On the Cover:
Every day, it seems our vision of the Milky Way is enhanced, our knowledge of it expanded. With optical SETI, the search for laser signals from other stars, we have a fresh strategy for attacking the cosmic question: are we alone in this vast place? This view of Ara OB1, a star-forming region deep in the southern sky, was taken in April 1999 by the European Southern Observatory's 2.2-meter telescope in La Silla, Chile. This complex of bright and dark nebulae is located about 4,000 light-years from Earth in the constellation Ara (the Altar).
European Southern Observatory
Volume 20, number 2
Optical SETI—At Last!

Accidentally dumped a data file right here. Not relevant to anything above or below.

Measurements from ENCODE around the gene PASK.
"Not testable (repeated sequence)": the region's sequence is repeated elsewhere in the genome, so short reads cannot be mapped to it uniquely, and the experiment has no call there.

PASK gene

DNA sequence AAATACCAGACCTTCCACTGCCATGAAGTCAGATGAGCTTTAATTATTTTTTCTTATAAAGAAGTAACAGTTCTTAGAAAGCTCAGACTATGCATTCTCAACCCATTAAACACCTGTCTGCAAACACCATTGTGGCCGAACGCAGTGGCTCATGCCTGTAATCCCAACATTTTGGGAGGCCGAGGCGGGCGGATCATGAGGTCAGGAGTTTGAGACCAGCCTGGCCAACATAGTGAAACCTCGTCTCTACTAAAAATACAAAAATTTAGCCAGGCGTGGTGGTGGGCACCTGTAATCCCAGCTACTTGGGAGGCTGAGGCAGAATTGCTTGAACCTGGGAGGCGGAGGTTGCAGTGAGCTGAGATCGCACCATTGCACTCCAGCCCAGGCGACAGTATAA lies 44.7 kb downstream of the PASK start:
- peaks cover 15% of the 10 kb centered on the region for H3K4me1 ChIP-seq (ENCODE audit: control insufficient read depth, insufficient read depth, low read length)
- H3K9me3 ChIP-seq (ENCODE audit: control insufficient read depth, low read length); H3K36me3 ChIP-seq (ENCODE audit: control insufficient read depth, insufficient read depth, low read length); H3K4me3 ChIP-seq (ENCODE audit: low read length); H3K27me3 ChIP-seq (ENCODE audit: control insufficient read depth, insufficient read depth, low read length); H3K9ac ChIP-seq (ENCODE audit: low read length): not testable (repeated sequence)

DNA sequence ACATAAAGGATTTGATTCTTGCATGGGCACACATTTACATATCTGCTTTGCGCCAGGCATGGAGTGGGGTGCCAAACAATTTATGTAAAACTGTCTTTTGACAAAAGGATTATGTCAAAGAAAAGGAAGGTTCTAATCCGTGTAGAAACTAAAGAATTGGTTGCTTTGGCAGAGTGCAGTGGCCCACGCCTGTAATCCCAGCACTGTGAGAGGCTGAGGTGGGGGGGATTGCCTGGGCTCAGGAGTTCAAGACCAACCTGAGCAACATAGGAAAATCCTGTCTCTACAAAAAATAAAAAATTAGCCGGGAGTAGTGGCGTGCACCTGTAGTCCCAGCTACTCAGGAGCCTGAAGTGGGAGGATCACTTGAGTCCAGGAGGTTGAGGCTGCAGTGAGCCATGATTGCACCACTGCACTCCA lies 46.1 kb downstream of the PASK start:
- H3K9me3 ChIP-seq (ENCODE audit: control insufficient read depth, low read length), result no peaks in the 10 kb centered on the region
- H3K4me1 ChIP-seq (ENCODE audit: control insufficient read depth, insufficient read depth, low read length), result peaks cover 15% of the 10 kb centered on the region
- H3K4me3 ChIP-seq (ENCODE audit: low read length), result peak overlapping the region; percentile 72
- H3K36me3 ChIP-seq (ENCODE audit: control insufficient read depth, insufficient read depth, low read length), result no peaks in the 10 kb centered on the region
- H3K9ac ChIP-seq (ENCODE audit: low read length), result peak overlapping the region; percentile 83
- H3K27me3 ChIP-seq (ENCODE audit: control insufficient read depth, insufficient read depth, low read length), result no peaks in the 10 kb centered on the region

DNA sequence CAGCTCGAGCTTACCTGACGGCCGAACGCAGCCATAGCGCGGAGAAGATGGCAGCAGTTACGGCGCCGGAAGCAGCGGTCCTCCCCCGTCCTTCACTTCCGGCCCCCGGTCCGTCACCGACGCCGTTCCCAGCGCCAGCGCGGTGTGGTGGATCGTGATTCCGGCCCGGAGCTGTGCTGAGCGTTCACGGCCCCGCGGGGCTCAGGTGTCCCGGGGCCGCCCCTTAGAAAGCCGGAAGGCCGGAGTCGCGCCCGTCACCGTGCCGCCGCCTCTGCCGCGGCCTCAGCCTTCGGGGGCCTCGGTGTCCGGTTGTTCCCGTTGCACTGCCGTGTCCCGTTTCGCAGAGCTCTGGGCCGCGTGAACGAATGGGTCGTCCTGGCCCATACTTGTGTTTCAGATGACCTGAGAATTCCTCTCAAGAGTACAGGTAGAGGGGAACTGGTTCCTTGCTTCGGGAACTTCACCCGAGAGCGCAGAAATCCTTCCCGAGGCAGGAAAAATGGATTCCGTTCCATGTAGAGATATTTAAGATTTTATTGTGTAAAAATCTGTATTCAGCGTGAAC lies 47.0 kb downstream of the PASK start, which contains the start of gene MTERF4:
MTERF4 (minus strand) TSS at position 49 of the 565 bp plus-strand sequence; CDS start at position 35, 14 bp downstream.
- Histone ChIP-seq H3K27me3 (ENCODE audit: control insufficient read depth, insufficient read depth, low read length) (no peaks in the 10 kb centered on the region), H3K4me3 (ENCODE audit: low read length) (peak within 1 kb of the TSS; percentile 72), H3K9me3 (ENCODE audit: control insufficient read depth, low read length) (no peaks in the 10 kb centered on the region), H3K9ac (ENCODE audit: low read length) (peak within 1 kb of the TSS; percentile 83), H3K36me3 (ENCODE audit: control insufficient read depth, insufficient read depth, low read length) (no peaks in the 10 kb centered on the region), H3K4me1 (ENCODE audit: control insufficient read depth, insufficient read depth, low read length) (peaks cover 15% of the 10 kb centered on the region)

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(Planetary Society members only)
4 The Planetary Society Presses Forward: Louis Friedman asks where we go from here following the failure of the Mars Polar Lander missione.
8 Flash! Optical SETI Joins the Search: Paul Horowitz explains this new method to look for life in the universe—partially funded by the Society.
16 Imaging Mars: The Hollywood Version: Charlene Anderson examines what upcoming films suggest about humanity's long fascination with Mars, past, present, and future.
3 Members' Dialogue Faster. Cheaper. Better?
7 World Watch Special Mars update edition.
20 Q&A Could Galileo use Cassini as a communications relay?
22 Society News Welcoming The Planetary Society of Japan.
An asteroid or comet headed for Earth is the only large-scale natural disaster we can prevent. Working together to fund our Shoemaker NEO Grants for astronomers, we can help save the world.
Pretty pictures and